Principals unimpressed by statistics
Southland schools are achieving top results according to new data but principals are not giving any credit to national standards.
Data released yesterday by the Ministry of Education breaks down 2013 national standard data by regions, showing Southland increased across the board in mathematics, reading and writing.
But Southern principals were unimpressed by the figures, which they say mean little to them.
Waverley Park School principal Kerry Hawkins said the release of the data was a political game.
"This excites the politicians but nobody else. It's their game. It was never ever really about student achievement; if you want to impact on that, you have got to impact on child poverty."
However, the Government has praised the statistics and Education Minister Hekia Parata said the use of information was paying off as it identified children who were not doing as well as the Government wanted.
"Parents and schools never used to have this sort of very specific information, and now they're using it to make sure that the kids get what they need when they need it."
Hawkins said he was unlikely to even look at the figures, saying they were not a fair representation of the wide range of abilities students had and were capable of achieving.
A child may already be trying their hardest at a topic but were labelled as underachieving, which upset parents and children, he said.
"Ask any parent with two kids. They'll tell you they are different."
His sentiment was echoed by principals throughout the region.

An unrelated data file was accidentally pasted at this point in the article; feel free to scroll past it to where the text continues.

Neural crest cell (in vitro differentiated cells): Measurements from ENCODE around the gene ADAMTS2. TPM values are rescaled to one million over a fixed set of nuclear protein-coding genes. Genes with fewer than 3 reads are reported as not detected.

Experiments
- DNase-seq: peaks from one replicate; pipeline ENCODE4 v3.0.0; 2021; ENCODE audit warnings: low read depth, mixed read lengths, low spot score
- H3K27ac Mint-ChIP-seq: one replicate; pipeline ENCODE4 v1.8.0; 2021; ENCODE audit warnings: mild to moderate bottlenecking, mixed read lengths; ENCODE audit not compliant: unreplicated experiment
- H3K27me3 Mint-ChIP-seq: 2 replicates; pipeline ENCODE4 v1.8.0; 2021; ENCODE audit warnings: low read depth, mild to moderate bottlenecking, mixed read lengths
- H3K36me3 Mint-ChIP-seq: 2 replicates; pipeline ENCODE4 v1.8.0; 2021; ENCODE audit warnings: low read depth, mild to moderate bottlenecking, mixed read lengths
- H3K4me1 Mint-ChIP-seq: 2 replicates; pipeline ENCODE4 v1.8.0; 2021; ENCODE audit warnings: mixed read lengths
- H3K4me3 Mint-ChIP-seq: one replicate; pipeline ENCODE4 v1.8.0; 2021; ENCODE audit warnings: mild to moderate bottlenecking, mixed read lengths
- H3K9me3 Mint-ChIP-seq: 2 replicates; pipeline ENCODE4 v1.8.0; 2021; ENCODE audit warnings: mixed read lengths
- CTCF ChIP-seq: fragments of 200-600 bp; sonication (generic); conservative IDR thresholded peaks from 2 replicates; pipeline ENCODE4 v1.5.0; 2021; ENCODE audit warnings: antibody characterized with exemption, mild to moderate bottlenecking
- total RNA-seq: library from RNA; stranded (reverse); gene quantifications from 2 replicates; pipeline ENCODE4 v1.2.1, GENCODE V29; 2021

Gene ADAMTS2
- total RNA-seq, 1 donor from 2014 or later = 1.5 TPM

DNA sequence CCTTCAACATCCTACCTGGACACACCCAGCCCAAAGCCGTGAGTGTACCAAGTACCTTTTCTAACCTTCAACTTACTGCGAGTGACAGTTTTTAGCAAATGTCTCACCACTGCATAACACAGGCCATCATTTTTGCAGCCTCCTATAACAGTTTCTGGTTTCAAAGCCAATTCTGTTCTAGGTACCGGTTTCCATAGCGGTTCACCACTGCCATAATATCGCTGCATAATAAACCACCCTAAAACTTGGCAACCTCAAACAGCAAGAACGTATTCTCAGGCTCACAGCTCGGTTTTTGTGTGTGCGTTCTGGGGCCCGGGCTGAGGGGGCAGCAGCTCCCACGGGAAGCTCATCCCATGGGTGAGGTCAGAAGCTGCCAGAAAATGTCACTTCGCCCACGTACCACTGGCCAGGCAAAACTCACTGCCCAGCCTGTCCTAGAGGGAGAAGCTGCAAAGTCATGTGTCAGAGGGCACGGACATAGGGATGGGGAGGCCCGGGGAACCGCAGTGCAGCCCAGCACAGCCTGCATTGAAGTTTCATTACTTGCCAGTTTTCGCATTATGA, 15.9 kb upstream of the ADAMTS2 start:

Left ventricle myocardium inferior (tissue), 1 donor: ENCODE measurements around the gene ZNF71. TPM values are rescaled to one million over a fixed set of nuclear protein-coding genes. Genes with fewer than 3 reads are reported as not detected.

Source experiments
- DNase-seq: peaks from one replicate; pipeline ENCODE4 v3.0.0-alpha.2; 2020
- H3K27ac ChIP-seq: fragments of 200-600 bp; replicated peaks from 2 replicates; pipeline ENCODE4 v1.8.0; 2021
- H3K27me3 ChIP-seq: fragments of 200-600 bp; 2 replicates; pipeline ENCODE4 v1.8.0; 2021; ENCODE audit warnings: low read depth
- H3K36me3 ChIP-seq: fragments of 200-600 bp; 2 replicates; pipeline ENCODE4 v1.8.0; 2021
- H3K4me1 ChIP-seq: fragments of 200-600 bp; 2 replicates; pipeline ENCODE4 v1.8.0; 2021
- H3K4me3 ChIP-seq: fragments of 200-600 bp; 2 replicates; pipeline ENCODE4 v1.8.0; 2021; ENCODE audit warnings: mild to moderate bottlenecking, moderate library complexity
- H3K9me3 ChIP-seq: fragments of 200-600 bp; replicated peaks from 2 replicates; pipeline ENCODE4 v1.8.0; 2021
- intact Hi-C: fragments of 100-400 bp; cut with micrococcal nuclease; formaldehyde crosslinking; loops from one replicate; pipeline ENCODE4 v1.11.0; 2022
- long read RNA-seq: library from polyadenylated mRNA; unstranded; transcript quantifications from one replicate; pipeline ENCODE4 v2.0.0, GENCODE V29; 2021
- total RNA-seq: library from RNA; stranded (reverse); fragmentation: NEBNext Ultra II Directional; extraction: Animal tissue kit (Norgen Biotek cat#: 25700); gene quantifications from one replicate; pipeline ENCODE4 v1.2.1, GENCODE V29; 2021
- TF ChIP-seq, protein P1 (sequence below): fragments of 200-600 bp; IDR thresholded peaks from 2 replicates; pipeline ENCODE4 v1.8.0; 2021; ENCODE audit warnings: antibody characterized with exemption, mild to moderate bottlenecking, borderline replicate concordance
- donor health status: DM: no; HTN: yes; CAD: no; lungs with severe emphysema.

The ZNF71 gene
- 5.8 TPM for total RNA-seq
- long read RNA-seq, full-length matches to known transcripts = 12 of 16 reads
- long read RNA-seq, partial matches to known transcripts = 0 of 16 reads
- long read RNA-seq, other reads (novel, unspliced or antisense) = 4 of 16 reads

Riverton Primary School principal Pam Fleck said schools in the region had consistently worked hard to raise achievement long before national standards.
"I don't attribute any of it to national standards."
The data was not representative of student achievement and needed to be more robust, she said.
"I don't believe the data is robust when you are comparing school to school."
Data comparison also irked Peter Forde, who is the principal at Sacred Heart School.
He said the increases in student achievement could be because schools were using the data better.
"There is a long way to go with posting data online," he said.
"Until there is proper cross-school moderation, it's still just a figure."
Mataura School principal Susan Dennison said there were major inconsistencies across the country with the data but it did provide some help when children changed schools.
At Mataura School, where the school population was highly transient, it gave teachers "a small snapshot" of what they were capable of when they arrived.
"It gives us a quicker overview of what they are coming in with."
Fifteen of the 16 regions had increases in achievement against national standards from 2011 to 2013, including gains for Maori students in 14 of the 16 areas.
Otago was the highest-rating province and Northland the lowest. email@example.com
BY THE NUMBERS SOUTHLAND
Reading: 81.2 per cent at or above national standards
Mathematics: 76.3 per cent at or above national standards
Writing: 71.7 per cent at or above national standards
Reading: 83.6 per cent at or above national standards
Mathematics: 78.9 per cent at or above national standards
Writing: 76.4 per cent at or above national standards
The Southland Times